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$130,000,000 Raised by Jewish Welfare Funds Last Year, Survey Shows

Jewish welfare funds raised an estimated $130,000,000 in 1959 for philanthropic purposes, it was reported today by the Council of Jewish Federations and Welfare Funds. The estimate was projected on the basis of returns from 122 key community campaigns during the past year, and represents a 6.6 percent increase in philanthropic funds over 1958.

The largest single beneficiary of Jewish welfare fund campaigns is the United Jewish Appeal, which annually derives more than 90 percent of its income from federated community campaigns. The actual amount of money given the UJA varies, however, from year to year and is dependent not only on the total amount raised, but on the size of allocations made from each community.

In 1958–the latest year for which complete figures are available–the UJA received nearly $59,400,000, a sum amounting to almost 60 percent of all monies budgeted by welfare funds for all Jewish organizations. Other overseas agencies and local refugee care received more than $3,800,000 in 1958 from welfare funds, and national domestic agencies slightly less than $4,500,000 during the year.

Local services, exclusive of refugee care, received more than $30,000,000 from Jewish welfare funds for operating expenses during 1958. The bulk of these funds was utilized in cities of over 40,000 Jewish population. In addition, non-sectarian Community Chests provided more than $14,000,000 for local Jewish services. Thus, one dollar of every three spent on local Jewish community services came from Community Chests.

ADDITIONAL $55,500,000 RAISED BY 70 GROUPS IN INDEPENDENT DRIVE

The CJFWF survey revealed that in the same year some 70 Jewish agencies received more than $50,000,000 in independent campaigns, notably in New York, for non-local needs outside welfare fund support. The largest portion of this money was contributed to national community relations, health and welfare, cultural and religious organizations. More than 40 percent was utilized for overseas and Israeli aid.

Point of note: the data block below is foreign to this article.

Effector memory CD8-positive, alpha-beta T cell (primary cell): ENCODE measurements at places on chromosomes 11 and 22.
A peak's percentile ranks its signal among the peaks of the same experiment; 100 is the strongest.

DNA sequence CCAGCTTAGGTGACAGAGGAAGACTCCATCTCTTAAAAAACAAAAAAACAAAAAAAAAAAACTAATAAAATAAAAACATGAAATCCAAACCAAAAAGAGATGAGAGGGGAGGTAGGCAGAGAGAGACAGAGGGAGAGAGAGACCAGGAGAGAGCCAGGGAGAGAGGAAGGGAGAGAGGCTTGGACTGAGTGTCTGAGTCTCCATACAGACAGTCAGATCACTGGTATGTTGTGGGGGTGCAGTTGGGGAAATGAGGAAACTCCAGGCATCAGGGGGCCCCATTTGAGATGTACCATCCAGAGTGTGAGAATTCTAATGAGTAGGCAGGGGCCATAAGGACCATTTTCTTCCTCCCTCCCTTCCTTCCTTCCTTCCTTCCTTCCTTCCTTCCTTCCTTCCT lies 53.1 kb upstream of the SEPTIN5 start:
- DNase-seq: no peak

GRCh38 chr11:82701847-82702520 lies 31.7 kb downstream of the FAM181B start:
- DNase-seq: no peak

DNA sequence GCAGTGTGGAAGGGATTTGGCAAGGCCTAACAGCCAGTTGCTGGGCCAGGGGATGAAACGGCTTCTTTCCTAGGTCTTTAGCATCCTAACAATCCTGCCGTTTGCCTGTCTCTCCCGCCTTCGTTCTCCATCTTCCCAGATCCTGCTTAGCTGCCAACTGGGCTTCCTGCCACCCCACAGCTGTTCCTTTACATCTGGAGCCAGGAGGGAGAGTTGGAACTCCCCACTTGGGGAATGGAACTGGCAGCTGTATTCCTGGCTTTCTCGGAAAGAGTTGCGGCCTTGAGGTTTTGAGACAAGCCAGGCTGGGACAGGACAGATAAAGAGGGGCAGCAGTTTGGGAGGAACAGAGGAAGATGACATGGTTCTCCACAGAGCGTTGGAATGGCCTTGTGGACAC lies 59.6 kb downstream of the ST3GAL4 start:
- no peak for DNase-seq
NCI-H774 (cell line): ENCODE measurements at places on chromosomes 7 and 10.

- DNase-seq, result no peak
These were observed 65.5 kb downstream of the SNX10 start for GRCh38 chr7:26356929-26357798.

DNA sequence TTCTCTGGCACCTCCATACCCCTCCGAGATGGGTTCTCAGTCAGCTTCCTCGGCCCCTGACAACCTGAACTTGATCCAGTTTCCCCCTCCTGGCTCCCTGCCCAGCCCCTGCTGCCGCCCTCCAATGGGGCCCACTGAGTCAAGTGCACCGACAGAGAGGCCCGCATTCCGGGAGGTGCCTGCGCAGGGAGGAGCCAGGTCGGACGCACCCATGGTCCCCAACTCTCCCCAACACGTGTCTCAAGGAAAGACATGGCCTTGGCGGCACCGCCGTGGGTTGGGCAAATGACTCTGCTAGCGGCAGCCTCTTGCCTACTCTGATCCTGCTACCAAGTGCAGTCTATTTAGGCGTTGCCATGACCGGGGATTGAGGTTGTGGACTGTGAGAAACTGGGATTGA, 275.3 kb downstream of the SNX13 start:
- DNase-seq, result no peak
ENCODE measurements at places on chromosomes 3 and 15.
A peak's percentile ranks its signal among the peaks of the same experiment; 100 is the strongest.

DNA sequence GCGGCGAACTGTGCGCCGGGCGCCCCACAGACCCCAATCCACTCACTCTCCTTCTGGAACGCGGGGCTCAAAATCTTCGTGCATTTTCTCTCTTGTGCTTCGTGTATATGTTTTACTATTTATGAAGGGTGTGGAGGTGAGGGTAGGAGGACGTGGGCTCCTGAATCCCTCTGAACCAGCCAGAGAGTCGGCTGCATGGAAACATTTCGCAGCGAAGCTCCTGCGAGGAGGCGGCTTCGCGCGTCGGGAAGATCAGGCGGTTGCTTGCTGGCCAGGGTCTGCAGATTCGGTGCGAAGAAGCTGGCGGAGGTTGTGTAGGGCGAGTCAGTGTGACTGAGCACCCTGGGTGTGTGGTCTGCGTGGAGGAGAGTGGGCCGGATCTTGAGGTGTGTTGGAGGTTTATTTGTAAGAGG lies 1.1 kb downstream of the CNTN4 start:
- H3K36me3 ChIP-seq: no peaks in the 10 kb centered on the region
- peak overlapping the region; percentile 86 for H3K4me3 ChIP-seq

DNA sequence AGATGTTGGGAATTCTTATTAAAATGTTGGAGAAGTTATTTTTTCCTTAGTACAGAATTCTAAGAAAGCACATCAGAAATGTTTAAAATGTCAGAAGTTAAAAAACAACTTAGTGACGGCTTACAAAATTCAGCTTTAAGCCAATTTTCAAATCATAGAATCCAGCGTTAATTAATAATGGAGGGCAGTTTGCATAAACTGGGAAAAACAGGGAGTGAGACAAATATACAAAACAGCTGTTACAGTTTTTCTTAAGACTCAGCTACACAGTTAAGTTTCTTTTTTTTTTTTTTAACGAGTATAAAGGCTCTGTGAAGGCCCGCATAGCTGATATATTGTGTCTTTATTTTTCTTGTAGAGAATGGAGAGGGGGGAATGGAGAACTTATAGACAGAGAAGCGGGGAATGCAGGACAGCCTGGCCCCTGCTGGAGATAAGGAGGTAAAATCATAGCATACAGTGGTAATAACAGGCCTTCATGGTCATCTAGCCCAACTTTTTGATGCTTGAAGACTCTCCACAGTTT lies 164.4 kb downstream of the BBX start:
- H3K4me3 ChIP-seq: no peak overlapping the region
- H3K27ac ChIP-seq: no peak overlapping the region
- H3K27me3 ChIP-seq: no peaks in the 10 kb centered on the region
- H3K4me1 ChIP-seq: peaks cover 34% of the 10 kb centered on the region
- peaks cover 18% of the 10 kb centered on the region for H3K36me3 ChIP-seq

An additional sum of nearly $5,500,000 was contributed in 1958 to restricted independent campaigns for local agencies, generally by agreement with individual federations and welfare funds.

The survey reviews various types of aid to Israel and analyzes the work and financial relationships of key Israel and overseas agencies, supported by welfare funds. It notes four “fundamental” sources of currency supplementing Israel’s own earnings abroad. These include United States Governmental assistance and German reparations, as well as Israel bond sales and the use of philanthropic funds.

American sources, it discloses, provided about $175,000,000–almost 29 percent of Israel’s total foreign currency income–for the fiscal year ending March 30, 1959. Together with German reparation income, these sources accounted for 43 percent of the country’s total foreign currency.

Philanthropic funds continue as an important source of income for Israel, with almost one billion dollars remitted by Jewish organizations during a 13-year period. In 1958, American Jewish philanthropic agencies had an income of $82,000,000 for overseas purposes, including $65,000,000 for use in Israel. Israel bond sales also provided a total of almost $420,000,000 from 1952 to the present. In 1959, worldwide sale of bonds totaled $52,300,000.

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